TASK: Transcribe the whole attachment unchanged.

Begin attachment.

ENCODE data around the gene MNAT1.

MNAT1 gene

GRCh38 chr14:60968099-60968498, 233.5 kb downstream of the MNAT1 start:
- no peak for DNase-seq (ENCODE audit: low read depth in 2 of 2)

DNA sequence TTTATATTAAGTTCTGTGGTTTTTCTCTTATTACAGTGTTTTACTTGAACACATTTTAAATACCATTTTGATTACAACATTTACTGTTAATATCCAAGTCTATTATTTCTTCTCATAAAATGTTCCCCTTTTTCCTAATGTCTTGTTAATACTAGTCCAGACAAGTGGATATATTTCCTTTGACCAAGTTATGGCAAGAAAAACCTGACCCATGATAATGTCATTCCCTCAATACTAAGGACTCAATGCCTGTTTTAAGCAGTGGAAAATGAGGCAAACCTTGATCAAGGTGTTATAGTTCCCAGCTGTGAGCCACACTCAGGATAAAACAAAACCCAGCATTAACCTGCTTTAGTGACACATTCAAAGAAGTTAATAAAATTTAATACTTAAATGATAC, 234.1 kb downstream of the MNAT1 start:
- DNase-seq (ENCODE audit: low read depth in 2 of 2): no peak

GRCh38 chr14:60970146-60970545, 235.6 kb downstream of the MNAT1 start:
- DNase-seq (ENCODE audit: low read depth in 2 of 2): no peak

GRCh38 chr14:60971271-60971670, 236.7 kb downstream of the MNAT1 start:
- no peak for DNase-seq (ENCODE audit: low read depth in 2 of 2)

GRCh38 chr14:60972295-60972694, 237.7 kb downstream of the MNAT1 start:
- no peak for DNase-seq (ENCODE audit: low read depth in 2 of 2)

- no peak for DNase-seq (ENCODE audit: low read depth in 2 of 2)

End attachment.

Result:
ENCODE data around the gene MNAT1.

MNAT1 gene

GRCh38 chr14:60968099-60968498, 233.5 kb downstream of the MNAT1 start:
- no peak for DNase-seq (ENCODE audit: low read depth in 2 of 2)

DNA sequence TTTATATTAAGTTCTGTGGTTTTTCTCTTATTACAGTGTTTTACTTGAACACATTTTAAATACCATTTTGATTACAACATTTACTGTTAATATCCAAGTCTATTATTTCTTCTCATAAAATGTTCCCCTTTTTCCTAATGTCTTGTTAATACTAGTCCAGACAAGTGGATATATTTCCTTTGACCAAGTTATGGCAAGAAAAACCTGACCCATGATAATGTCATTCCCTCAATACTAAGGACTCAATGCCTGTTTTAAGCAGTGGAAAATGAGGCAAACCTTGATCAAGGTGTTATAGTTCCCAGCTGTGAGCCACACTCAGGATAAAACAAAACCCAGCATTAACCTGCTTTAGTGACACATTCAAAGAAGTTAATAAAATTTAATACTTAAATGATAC, 234.1 kb downstream of the MNAT1 start:
- DNase-seq (ENCODE audit: low read depth in 2 of 2): no peak

GRCh38 chr14:60970146-60970545, 235.6 kb downstream of the MNAT1 start:
- DNase-seq (ENCODE audit: low read depth in 2 of 2): no peak

GRCh38 chr14:60971271-60971670, 236.7 kb downstream of the MNAT1 start:
- no peak for DNase-seq (ENCODE audit: low read depth in 2 of 2)

GRCh38 chr14:60972295-60972694, 237.7 kb downstream of the MNAT1 start:
- no peak for DNase-seq (ENCODE audit: low read depth in 2 of 2)

- no peak for DNase-seq (ENCODE audit: low read depth in 2 of 2)